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People over there suggest migrants to try to go to Italy. Either you die or you make it, I was told.” – A male migrant from Pakistan


“I was happy in my country. I used to work for a National health campaign for the promotion of the vaccines to fight polio, in Madrar, a city close to the border with Afghanistan. I lived with my mother, and my brothers, and my uncles were living next to our house. Unfortunately, in our area there are many Taliban. One evening I got back home and my mother warned me about a letter that just arrived. It was addressed to me and it was a letter from the Taliban. They ordered me to quit the health campaign. They claimed that my job was against their religion.”


“I went straight to the police to report what happened. The police men reassured me that I would be safe. Soon, life proved the opposite. A few days later, I remember I was walking house to house for the vaccines campaign. My colleague was happier than usual, that morning his wife told him he would become a father soon. Suddenly, we heard some shots. They were Taliban and they killed my colleague. I managed to escape, but I recognized their faces. I knew some of them since my childhood. I reported this to the police, giving the name of the murderers. Of course, the Taliban went to look for me at home. I was not there when it happened. My brother was there and they beat him very bad. I escaped to Karachi, but they kept looking for me. Taliban went to my uncle and they kidnapped him for 5 days. He was so afraid that he confessed I was in Karachi.”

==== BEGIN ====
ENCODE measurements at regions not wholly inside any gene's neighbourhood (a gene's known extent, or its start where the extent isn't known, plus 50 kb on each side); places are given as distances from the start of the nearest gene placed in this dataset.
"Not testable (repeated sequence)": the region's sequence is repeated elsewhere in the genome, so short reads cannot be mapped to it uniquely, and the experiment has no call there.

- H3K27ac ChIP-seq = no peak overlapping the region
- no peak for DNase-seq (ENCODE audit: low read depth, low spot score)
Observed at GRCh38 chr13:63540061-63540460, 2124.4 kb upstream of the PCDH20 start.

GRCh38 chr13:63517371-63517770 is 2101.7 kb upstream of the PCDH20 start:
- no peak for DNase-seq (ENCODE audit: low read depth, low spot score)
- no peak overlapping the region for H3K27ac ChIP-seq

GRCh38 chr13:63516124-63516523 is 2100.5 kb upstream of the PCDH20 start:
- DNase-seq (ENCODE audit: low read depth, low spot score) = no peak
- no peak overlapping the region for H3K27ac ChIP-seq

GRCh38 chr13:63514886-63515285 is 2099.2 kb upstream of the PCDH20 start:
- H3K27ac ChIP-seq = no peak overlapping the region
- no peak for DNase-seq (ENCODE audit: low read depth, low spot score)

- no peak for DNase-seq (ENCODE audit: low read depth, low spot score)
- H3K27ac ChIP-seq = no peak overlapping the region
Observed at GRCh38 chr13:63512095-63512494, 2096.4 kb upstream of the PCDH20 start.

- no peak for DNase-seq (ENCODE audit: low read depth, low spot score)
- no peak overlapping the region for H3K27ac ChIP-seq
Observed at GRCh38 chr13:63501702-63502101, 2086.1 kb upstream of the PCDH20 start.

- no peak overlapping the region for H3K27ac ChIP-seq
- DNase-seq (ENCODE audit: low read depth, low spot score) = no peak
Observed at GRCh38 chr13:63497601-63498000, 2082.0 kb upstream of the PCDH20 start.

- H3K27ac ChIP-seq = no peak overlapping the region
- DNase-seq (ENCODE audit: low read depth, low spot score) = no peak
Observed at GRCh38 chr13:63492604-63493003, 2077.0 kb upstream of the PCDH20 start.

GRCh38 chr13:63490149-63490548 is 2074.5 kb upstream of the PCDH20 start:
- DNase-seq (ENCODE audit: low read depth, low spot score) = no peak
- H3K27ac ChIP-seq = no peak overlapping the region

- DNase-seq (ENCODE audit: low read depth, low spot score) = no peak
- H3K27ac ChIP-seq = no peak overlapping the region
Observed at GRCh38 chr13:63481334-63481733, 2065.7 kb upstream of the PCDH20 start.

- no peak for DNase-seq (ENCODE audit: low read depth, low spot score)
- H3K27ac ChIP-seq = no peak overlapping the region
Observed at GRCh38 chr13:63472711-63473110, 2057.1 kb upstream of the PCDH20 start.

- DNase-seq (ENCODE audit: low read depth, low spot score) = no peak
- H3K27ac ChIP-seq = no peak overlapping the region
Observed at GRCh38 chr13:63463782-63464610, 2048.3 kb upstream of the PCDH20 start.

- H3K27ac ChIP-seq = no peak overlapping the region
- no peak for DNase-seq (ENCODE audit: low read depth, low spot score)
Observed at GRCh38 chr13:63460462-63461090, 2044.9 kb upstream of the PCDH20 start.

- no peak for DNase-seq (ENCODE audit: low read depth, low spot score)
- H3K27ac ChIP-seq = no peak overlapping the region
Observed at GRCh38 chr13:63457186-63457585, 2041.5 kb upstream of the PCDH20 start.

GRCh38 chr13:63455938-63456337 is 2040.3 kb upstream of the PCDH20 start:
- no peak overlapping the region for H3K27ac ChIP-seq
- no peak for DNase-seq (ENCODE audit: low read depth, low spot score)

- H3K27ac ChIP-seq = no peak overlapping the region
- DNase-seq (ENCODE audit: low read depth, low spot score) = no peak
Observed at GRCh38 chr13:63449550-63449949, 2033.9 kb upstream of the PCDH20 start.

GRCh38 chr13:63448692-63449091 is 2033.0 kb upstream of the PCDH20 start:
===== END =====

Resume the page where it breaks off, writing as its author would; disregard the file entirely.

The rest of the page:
“This is how I flew to Misrata. It cost me 3000 USD*. Once in Libya, my passport was withdrawn by the police, I think they did it so that I could not go back. I stayed in Misrata for three months. It was a real nightmare. Libya is terrible. People over there suggest migrants to try to go to Italy. Either you die or you make it, I was told. I decided I would try it. I contacted a smuggler, he put me in a connection house where none of us could eat. After five days without eating, we finally arrived in Zawara and we went on the boat. I was below deck, no air, packed, the boat was not stable. We were on the water for 10 hours before being rescued. During those hours at sea, I remember I could not think of anything. I was just numb, without energy.”


“Memories of what happened in Pakistan, of what my family suffered because of me, of what I passed through in Libya, of the sea journey, are so vivid to me. They overwhelm me. I am getting crazy. At the moment, I can see only my past, but I cannot see any future.”

*Includes money paid for smuggling services

January 2016 – Documented by MHub Data Focal Point in Italy – Angela Tullio Cataldo